Start off with an email explaining your situation, and give them a call a few days later if time is of the essence.
Pro Tip: Don’t try to use made-up counter-offers as leverage. It’s like rolling dice — maybe, just maybe this will prompt them to offer you the job. However, since recruitment processes take time, you might be painting yourself into a corner. If the employer truly hasn’t made their decision, they might give you a pass and stick to alternative candidates who have consistently expressed interest in the job. Why bother with someone who has other priorities, right?
The bottom line
In the end, thank you notes are a nice gesture that shouldn’t be seen as awkward, especially if you keep it nice, short, and to the point.
If time is pressing, you might (or even should) contact your potential employer. Doing it by email would be the best first step.
Don’t start calling them up as soon as you feel anxious about the outcome.
Now, here’s a few tips for preventing any confusion later on:
1. Always ask for a timeline.
Make sure you leave the interview knowing when the employer will be letting candidates know their decision. Also, ask about who will be contacting the candidates and how they’ll get in touch — email, phone call, or letter. It’s useful to know the decision due date, as it will give you some indication of how long you should wait before following up. It might be useful to ask the interviewer for a business card. Then, you won’t have to worry if you’ve got the correct contact information once you decide to get in touch.
2. Make notes after the interview.
It might make sense to write down your impressions and the ideas you came up with, or questions you forgot to ask. Make use of these notes when composing follow-up emails. Do so sparsely, however. You don’t want to inundate the reader!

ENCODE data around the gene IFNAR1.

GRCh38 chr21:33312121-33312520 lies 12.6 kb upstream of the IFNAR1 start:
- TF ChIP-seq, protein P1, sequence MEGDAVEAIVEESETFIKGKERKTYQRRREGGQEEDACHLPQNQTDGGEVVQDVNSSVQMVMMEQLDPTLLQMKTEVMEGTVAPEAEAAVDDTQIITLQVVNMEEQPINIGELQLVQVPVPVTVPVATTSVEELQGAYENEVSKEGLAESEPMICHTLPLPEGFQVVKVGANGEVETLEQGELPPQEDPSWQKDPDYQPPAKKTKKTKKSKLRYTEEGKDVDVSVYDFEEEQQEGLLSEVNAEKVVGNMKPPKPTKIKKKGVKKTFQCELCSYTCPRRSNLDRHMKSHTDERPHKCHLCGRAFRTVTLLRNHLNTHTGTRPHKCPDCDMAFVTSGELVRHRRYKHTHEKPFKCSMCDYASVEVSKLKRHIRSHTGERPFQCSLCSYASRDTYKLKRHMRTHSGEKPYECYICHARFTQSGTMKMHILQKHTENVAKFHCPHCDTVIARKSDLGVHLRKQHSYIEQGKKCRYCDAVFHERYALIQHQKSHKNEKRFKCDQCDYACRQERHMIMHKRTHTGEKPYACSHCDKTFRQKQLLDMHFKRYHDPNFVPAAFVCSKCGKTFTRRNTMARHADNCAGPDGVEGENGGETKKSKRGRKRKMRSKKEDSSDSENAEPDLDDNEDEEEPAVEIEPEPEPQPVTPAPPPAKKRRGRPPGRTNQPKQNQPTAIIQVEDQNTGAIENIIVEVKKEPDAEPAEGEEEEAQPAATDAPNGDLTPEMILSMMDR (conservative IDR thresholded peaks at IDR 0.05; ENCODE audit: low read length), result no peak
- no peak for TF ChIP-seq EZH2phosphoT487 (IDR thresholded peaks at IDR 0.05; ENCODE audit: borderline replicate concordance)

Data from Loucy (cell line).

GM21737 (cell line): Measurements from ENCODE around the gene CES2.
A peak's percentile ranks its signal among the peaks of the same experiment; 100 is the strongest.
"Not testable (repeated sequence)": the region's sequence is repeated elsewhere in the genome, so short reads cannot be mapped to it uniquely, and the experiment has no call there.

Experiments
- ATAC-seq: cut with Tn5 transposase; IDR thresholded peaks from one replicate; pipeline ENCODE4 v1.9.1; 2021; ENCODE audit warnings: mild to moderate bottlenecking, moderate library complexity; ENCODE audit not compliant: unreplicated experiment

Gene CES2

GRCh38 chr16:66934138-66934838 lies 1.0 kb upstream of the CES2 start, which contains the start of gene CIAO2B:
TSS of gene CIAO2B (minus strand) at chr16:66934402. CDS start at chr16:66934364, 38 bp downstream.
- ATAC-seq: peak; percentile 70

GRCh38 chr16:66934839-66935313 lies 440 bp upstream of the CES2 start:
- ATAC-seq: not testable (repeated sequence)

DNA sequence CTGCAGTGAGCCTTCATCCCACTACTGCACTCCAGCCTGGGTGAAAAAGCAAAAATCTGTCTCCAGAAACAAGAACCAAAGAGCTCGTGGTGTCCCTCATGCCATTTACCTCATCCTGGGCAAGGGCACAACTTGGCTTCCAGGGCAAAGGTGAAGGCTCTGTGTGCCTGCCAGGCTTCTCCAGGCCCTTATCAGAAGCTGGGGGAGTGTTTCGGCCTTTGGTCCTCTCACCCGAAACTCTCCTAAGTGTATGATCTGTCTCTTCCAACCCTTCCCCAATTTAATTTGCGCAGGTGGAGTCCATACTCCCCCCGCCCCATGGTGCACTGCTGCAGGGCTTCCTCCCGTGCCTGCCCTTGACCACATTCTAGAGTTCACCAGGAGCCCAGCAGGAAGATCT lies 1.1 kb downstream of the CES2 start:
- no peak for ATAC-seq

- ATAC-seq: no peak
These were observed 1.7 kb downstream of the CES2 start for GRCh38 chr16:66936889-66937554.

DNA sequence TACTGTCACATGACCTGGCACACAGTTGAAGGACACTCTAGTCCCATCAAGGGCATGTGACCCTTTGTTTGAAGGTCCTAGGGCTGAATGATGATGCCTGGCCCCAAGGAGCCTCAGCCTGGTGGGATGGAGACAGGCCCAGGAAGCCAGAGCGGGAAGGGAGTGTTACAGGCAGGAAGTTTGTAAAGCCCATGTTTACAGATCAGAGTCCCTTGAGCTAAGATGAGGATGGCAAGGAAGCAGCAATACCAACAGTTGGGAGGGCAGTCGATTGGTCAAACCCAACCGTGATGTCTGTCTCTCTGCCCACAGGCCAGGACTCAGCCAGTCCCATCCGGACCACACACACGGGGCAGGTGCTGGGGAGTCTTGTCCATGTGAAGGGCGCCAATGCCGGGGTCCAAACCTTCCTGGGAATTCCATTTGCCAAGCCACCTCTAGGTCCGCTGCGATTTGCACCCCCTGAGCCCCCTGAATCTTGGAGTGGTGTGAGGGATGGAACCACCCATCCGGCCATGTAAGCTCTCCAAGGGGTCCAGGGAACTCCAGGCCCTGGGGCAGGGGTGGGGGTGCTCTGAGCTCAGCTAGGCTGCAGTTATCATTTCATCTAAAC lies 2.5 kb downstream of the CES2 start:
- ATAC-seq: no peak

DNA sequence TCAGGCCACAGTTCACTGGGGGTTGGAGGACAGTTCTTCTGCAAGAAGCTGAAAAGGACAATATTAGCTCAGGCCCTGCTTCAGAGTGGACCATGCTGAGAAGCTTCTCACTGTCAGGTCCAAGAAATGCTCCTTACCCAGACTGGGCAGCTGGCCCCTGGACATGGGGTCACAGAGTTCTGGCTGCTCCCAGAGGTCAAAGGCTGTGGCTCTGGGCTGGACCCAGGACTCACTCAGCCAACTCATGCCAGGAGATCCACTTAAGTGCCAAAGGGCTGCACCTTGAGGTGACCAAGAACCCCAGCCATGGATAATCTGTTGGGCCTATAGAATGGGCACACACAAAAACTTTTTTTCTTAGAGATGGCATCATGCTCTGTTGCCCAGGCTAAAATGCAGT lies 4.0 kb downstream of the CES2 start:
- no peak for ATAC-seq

3. Handwritten thank you notes are probably not the best choice.
Although they might help you stand out, you might be standing out for all the wrong reasons. Elegant as they may be, they might seem a bit outdated or make you look like you’re trying too hard.
Don’t follow up in person, it’s just weird.
Yes, you want to seem enthusiastic about taking up work, but enthusiasm is best expressed during the interview or follow-ups via phone or email.
Bonus tip: Are phone calls fine for follow-ups?
Making phone calls should be left for situations when time is of the essence, e.g., if you got a counter offer but would like to give the first company another chance.
Let’s start with an important caveat. How often do you call people up? How do you feel when someone gives you a call rather than email you?
Obviously, email has become the go-to means of communication, and few organizations would favor receiving questions and requests via a landline over email.
Phone follow-ups only make sense in a few specific cases:
If this has been suggested in the interview (i.e., there is some time-pressing issue you need to come back to or the institution is not big on email).
If you’ve waited long enough to worry and haven’t received any feedback via email.
If you got a counter offer and need to talk this over.
Here’s what you need to remember
The recruitment process is increasingly depersonalized, so follow-ups are a great way to give your application a human touch.
Once the due date for the decision has passed, you have every right to contact your potential employer to make sure what the status is.
If the company puts your profile on file for future recruitment purposes it's more than okay to follow up at a later date.
Email is the preferred means for follow-ups.
Finally, you should never abandon your job hunt before you’ve actually landed a job, i.e., signed the contract. Things change — a stronger candidate might show up, company priorities might shift, the salary offered might differ from what was advertised. The hiring process might be simply put on hold.
Do your thing, be nice, thank people for their time, and you’ll get that job in the end.
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Natalie is a writer at Uptowork. She writes about how to create successful resumes so that you can land your dream job. When she isn't writing, she eats tacos and reads complicated novels.
You can connect with her on Twitter